P.S. — In a related note: As predicted, President Obama’s decision to focus on eliminating loopholes only for higher earners, while raising tax rates on them rather than lowering them, is making life more difficult for the congressional committee charged with proposing solutions for the debt and deficit.

Great.

– By Kyle Wingfield

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100 comments Add your comment

Hillbilly D

September 26th, 2011
11:28 am

What we need is to reform the tax system. Get rid of all the credits and breaks, tax all forms of income the same and have about 4 or 5 brackets. If two people both make X amount of dollars, they both pay Y percentage of that total, no matter how they make their money. That being said, hogs will fly before it ever happens.

DebbieDoRight

September 26th, 2011
11:28 am

Kyle: P.S. — In a related note: As predicted, President Obama’s decision to focus on eliminating loopholes only for higher earners, while raising tax rates on them rather than lowering them

Boo Hoo…cry me river. They’ve had tax cuts now for the past 8+ years. They haven’t created all those jobs they were supposed to create, they haven’t reached back and helped out the communities that were devastated by Wall Street’s malfeasance. They only thing they’ve done was to “trickle down” some yellow, stinky fluid on us. They said it was rain………

carlosgvv

September 26th, 2011
11:31 am

Yes, Kyle, this a bipartisan problem that will require co-operation from both sides of the isle. Unfortunately, the Tea Party Congress has made it clear that protecting their wealthy patrons is their one and only concern. Until these Tea Party loons are voted out and responsible Republicans voted in, nothing will change.

JF McNamara

September 26th, 2011
11:40 am

We are approaching the problem completely wrong, and its because of idealogues and dumb propaganda from both parties. The only thing politically palatable right now is to cut taxes, and cutting taxes is revenue negative and only contributes to digging a deeper hole.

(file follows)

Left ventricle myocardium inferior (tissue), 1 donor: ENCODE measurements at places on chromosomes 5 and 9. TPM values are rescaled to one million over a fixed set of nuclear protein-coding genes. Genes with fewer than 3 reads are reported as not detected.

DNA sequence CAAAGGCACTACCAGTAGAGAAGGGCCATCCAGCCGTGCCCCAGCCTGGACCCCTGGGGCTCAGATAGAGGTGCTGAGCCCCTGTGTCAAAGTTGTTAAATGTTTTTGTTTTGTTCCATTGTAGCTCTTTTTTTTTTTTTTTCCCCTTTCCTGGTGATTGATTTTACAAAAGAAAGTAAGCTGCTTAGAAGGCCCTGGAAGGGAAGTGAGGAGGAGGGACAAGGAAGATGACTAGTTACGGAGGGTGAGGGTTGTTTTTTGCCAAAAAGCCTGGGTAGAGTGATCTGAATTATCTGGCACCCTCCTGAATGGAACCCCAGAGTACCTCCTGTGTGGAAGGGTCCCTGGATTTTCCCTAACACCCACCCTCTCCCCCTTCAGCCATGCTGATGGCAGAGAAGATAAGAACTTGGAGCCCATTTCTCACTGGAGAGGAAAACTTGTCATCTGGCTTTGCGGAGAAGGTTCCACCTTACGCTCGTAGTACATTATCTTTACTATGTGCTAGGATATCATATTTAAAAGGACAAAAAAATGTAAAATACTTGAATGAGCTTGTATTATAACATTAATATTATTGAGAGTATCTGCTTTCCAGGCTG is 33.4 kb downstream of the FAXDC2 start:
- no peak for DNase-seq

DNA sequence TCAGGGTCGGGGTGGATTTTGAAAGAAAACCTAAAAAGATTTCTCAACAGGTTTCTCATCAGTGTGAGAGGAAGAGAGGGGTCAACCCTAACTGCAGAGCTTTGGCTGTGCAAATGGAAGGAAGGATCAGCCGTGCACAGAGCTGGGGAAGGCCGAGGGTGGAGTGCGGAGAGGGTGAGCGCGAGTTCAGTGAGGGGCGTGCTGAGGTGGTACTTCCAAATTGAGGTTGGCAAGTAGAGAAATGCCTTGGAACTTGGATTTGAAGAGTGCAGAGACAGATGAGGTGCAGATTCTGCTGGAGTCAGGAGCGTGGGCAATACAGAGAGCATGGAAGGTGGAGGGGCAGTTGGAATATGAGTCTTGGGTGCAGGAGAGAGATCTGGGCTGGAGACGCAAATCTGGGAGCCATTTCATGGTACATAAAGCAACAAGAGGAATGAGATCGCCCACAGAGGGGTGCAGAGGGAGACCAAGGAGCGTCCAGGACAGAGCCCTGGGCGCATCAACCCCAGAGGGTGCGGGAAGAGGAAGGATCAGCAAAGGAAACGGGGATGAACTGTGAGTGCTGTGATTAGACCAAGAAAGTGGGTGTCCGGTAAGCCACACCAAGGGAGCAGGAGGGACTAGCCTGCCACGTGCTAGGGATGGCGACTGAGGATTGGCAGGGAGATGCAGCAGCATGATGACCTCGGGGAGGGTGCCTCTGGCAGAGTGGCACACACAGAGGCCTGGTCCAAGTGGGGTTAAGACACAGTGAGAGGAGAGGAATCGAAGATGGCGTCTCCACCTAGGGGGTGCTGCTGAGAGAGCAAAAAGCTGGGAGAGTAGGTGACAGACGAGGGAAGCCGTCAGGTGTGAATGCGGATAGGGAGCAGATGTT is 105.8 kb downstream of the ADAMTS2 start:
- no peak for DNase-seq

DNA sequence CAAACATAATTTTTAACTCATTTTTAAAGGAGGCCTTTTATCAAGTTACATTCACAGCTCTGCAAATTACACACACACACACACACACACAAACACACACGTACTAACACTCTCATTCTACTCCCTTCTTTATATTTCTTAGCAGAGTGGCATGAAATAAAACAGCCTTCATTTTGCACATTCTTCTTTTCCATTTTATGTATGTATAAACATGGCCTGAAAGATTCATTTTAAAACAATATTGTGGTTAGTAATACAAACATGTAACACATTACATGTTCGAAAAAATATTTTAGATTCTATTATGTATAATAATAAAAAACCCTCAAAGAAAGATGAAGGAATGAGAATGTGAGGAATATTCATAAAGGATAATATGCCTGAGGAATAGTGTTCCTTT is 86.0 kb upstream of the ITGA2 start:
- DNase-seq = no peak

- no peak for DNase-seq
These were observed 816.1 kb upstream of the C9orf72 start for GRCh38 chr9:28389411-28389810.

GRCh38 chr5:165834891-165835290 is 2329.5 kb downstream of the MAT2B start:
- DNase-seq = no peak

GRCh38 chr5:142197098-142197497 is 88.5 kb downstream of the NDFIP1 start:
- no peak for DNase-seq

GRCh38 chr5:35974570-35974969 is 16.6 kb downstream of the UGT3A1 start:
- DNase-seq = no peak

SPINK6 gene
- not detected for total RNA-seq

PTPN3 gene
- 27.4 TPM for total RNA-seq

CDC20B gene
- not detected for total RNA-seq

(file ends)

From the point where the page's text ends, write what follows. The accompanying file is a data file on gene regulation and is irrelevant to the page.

Until Republicans drop the “no new taxes” stunt and drop the lie of “ALL tax cuts raise revenues”, we won’t make progress. Until the Democrats get off the tax the rich stuff, and get on the tax everyone a few percentage points more bandwagon, we won’t solve anything.

Both parties need to cut programs dear to them. Until then, its the same old, same old…At least you get a lot of articles out of it.

getalife

September 26th, 2011
11:40 am

“THE GREAT IRAQ GIVEAWAY:

U.S. Handing Over Billions In Bases And Equipment To Avoid Shipping Home ”

Where are the suddenly fiscal cons on military waste?

Dusty

September 26th, 2011
11:59 am

HILLBILLY D,

I hope your sensible solution is considered by those who MIGHT change our tax provisions. It is so fair that one would hope that it might arise on the horizon of government long”before hogs fly”.

But along comes DEBBIEDORIGHT, consumed by wealth envy that never looks beyond those “poor helpless communities”,those magical johnny-jump-up jobs that Wall Street, supposedly a relief agency, should provide.

Maybe Debbie can form her own relief agency. Call it DEPENDS, which Debbie can bravely lead against her perceived flow of “yellow sticky fluid” rained upon poor suffering dependents. Yep, Debbie’s Depends!! Go for it!!

In the meantime, KYLE, keep raising the banner. FAIR TAX CODE FOR ALL. We are in this together. American citizens all equal in opportunity and taxes without exception.

Cosby

September 26th, 2011
12:06 pm

Ahh…another argument for the fair tax. As usual, the 16th amendment was never about funding the federal government but about political postering for the elite in DC

FAIR TAX NOW!!!!

Dusty

September 26th, 2011
12:09 pm

getalife,